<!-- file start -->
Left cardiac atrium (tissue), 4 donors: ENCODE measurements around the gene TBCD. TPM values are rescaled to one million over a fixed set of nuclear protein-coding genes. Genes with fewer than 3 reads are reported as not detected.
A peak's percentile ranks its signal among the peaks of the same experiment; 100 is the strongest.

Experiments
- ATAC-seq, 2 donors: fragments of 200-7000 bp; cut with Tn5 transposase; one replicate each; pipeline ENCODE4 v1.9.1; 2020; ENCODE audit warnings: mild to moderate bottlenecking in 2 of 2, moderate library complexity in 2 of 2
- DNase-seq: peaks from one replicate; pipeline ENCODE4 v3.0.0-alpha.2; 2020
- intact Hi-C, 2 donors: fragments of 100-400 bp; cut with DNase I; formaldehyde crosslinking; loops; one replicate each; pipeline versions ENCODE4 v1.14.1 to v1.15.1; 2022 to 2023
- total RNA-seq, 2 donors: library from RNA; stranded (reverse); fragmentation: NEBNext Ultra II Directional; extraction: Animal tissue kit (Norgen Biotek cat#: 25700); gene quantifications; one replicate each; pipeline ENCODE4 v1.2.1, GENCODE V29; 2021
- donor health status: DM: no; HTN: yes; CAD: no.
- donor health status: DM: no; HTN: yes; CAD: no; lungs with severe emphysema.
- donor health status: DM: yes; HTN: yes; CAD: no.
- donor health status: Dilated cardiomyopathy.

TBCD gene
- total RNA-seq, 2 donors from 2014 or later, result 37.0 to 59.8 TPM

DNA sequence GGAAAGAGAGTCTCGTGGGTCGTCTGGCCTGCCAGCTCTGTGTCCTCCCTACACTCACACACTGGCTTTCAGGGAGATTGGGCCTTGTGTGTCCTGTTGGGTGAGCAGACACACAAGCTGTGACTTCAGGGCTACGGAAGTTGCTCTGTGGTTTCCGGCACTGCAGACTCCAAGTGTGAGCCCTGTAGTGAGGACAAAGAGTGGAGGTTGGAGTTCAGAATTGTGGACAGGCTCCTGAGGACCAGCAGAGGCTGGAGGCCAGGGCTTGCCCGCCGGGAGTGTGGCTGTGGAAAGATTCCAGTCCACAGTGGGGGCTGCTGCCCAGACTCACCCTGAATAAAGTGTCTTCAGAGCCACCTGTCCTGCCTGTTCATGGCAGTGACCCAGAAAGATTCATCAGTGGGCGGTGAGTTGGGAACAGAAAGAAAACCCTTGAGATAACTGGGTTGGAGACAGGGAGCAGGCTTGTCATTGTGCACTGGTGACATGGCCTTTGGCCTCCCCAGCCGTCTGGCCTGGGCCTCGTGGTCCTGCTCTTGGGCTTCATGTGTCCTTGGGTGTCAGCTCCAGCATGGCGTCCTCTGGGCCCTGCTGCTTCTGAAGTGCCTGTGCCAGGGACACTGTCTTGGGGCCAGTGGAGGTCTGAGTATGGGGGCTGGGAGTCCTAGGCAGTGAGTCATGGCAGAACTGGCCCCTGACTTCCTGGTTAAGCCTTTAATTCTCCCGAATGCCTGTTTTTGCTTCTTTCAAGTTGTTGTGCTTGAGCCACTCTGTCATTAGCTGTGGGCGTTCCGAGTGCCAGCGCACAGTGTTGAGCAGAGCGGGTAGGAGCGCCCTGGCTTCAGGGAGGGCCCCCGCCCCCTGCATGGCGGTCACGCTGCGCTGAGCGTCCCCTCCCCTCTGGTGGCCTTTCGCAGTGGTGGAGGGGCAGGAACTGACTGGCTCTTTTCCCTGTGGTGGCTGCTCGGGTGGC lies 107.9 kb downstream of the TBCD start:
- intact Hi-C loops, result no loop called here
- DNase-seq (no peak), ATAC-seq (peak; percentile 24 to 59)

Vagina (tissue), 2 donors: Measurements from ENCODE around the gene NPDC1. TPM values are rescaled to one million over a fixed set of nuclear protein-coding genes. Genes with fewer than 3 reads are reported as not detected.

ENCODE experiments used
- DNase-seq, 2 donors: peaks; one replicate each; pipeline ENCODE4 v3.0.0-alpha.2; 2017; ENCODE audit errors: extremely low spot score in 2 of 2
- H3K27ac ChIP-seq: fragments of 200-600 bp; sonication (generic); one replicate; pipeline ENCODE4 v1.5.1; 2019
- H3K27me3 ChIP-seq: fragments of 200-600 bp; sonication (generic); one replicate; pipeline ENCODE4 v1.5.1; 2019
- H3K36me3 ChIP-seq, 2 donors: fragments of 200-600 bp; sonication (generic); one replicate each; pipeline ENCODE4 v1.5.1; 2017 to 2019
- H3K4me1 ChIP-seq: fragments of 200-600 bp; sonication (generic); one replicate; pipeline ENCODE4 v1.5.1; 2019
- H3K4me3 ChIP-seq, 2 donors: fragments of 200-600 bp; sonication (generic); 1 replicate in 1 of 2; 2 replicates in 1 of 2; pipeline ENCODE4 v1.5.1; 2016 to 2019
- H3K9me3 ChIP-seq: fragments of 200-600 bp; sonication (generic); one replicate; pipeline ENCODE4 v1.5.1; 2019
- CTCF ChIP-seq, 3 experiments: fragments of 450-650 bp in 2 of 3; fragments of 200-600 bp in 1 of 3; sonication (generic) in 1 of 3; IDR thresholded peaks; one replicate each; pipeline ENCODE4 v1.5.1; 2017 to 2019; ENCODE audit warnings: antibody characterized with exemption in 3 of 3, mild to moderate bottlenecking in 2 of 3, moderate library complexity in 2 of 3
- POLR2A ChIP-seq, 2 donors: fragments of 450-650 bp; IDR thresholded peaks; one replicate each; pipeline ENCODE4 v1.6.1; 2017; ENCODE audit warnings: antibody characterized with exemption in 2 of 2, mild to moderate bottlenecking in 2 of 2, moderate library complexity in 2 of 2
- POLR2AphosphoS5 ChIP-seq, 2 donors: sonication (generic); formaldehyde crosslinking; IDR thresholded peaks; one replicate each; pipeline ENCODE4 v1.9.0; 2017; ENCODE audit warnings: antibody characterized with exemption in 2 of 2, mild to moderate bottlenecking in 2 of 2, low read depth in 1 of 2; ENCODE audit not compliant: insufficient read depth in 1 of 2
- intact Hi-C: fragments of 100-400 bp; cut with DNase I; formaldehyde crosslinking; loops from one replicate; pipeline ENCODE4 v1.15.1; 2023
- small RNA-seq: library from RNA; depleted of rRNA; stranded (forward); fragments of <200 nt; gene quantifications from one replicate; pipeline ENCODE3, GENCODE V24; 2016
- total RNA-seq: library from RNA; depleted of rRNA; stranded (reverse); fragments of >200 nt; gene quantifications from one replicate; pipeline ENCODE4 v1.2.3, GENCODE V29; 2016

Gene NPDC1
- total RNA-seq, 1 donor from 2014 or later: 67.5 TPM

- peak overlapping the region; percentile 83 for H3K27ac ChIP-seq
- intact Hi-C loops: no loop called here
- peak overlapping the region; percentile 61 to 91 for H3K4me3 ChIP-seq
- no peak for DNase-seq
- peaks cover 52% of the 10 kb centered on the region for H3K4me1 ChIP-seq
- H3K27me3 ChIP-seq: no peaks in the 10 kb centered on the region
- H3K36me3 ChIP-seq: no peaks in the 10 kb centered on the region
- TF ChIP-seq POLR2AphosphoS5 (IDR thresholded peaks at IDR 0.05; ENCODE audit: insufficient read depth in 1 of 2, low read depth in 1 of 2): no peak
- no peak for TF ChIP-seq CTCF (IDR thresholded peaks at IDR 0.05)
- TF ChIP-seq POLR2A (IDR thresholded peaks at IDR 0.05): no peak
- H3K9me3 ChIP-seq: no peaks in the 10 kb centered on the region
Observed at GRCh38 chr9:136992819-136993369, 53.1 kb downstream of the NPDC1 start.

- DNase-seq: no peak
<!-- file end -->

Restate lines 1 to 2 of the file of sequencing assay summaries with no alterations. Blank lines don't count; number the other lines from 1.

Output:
Left cardiac atrium (tissue), 4 donors: ENCODE measurements around the gene TBCD. TPM values are rescaled to one million over a fixed set of nuclear protein-coding genes. Genes with fewer than 3 reads are reported as not detected.
A peak's percentile ranks its signal among the peaks of the same experiment; 100 is the strongest.